While searching the internet for accessories that will help with my short-barreled rifle’s recoil, I stumbled upon SB Tactical’s StabilizingBrace. Intrigued, I read on and found several other models and versions. Its simple but effective design got me hooked and I dug around for more information. This led me down a deep rabbit hole of short-barreled rifles, laws, and more products than I can handle. At the very least, I wanted one now. I did more research until I finally whittled my choices to two: SBA3 and SBA4.
SBA3 vs SBA4 Overview
SB Tactical may be a new player in the gun market, but it certainly does know how to play. It elected exclusive distributorship agreements with SIG Sauer until the contract’s expiry in 2015. Since then, it has launched its up-and-running website and partnerships with several websites for the distribution of their patented rifle stabilizer. Their partners include Daniel Defense, Lantac USA, 2nd Amendment Wholesale, Chattanooga Shooting Supplies, and Optics Planet, to name a few.
The SB Tactical SBA3 and SBA4 Pistol Stabilizing AR Brace with Mil-Spec Carbine Receiver Extension, more commonly known as either SBA3 or SBA4, respectively, are stabilizing braces specially designed for disabled veterans and gun owners.
The brace is ambidextrous and adds a third contact point which allows its user to accurately shoot with one arm when needed. Additionally, the integrated QD sling socket is ambidextrous.
Each purchase comes with a Mil-Spec Carbine Receiver Extension, Brace, and an adjustable 1-inch wide nylon strap. The SBA3 comes in four colors namely Black, Flat Dark Earth, Olive Drab Green, and Stealth Grey.
Installation and Use
The braces are easy to install, but only if your weapon is capable of accepting a mil-spec carbine receiver extension. Assuming it does, SB Tactical has a step by step Youtube video on how to install the brace. It is important to watch the video first and assess if you can do it yourself. If not, you can always go to a gunsmith to have it installed. Every purchase also comes with a leaflet detailing the process on how to install your brace.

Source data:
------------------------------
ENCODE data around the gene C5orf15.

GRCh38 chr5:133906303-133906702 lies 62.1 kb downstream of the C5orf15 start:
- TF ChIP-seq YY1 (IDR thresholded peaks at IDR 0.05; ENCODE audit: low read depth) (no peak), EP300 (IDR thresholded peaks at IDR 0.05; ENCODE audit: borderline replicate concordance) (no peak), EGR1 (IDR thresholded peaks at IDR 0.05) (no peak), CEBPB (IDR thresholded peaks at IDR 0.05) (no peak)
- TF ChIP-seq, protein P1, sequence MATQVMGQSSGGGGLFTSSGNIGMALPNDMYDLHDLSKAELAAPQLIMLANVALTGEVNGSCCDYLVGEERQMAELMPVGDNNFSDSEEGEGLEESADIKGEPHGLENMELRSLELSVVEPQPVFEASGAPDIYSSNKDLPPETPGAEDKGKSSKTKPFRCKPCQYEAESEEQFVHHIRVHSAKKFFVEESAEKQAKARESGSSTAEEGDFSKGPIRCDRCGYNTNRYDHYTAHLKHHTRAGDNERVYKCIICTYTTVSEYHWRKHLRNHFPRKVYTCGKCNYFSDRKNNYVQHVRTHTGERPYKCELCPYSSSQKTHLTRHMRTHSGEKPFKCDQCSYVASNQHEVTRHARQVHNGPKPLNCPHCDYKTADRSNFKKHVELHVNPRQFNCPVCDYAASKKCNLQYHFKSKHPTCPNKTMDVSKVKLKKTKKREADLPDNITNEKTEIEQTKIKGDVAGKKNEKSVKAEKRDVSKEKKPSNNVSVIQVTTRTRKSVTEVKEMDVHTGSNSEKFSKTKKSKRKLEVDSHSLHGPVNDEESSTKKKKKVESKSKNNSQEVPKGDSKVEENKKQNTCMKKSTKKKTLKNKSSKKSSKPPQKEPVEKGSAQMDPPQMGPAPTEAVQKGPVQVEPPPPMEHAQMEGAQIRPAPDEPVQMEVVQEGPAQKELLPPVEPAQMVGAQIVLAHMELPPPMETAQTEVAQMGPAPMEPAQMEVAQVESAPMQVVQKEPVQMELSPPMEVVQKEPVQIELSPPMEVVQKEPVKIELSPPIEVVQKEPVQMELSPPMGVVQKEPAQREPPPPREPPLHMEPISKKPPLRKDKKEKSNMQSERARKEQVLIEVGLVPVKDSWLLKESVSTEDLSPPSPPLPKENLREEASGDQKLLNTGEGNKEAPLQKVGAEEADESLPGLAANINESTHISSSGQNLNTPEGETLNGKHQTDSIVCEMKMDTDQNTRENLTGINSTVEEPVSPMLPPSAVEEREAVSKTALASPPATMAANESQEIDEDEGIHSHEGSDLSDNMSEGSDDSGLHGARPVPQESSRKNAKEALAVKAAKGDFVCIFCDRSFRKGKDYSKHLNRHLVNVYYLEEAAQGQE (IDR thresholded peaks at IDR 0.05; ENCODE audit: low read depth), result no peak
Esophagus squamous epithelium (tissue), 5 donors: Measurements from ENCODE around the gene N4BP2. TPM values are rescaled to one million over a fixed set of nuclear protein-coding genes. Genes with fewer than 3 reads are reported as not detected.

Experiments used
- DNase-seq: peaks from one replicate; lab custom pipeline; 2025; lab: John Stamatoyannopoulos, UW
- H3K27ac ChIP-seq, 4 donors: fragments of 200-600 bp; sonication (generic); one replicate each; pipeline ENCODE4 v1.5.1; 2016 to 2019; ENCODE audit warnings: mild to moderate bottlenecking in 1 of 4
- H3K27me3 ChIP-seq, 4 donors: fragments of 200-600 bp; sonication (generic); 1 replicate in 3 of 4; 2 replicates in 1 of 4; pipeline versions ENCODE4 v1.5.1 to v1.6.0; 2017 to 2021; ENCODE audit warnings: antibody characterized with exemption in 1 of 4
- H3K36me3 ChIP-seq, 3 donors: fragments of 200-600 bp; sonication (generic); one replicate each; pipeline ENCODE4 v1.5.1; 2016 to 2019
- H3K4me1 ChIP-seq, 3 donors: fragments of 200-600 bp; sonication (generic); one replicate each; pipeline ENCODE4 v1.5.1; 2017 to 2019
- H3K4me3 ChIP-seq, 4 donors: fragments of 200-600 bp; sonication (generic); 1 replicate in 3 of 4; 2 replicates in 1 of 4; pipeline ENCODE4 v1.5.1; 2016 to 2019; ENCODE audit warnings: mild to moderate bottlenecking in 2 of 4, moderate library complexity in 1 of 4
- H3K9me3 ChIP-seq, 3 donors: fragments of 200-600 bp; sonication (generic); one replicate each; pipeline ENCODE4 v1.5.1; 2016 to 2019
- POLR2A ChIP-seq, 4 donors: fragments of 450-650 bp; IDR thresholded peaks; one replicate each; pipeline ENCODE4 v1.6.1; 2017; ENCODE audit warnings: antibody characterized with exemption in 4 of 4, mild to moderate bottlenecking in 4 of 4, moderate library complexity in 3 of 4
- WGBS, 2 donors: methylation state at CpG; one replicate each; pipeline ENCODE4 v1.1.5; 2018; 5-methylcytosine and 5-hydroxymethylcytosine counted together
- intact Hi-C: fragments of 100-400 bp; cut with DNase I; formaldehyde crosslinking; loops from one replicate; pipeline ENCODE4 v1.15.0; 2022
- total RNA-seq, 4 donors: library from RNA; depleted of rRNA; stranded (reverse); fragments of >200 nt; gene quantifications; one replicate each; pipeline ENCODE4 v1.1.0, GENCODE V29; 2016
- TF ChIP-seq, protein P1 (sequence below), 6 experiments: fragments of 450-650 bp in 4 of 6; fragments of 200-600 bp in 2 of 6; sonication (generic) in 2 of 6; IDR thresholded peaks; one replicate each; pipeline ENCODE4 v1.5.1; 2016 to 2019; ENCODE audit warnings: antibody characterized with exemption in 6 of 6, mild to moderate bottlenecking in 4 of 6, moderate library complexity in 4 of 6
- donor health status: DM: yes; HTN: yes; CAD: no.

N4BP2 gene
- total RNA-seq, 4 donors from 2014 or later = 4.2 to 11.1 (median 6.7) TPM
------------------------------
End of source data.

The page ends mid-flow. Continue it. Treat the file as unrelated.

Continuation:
I watched a few other videos besides SB Tactical’s official installation video and noticed that some attach their brace directly to the carbine receiver. I found it fascinating since the SB Tactical video recommends putting the mil-spec carbine receiver first without the brace itself.
To use an SBA3 or SBA4 as intended, it must first be attached by the mil-spec carbine receiver extension that comes with every purchase. The shooter then slips his forearm through the flaps at the rear and adjusts the nylon strap to get a snug fit. You also have the option to use it as you would a stock, whether you like resting the butt on your shoulder or inner arm or pressing your cheek against the cheek weld.
The brace can be adjusted into 5 lengths, depending on the model you buy. However, the method of adjusting is the same. There is an adjustment lever found just under the part where the tube is attached. Grip the lever with one hand and you can adjust according to your preferred length.
One way to distinguish the two braces is the way the lever handles are oriented. For SBA3, you have to press down at the front to adjust. For SBA4, you press the lever down near the rear to lengthen or shorten the brace.
In his comparison review post on The Firearms Blog, Matt E described the two brace designs in simple but meaningful words. For SBA3, he described the design as compact and minimalistic with a smaller and lower profile. He then described the SBA4 design as robust, stiff, thick, and sturdy as compared to the SBA3.
Split Fix and Strap
For those who want to use the SBA3 as a stock, you can buy a split fix online. For the SBA4, it is simply called a strap. It is a velcro strap with a smaller, perpendicular velcro strap that goes over the flaps of the brace. The split fix or strap can also be useful when it comes to the storage of the SBA3 or SBA4.
When not in use, the split down the rubber flaps where the arm is supposed to go tends to fold in on itself. A company called Wise Men Company created a velcro strap to hold the split in place. The package nylon strap can be replaced by the Wise Men Company Split Fix or SBA4 strap. They will help hold the rubber flap split in place.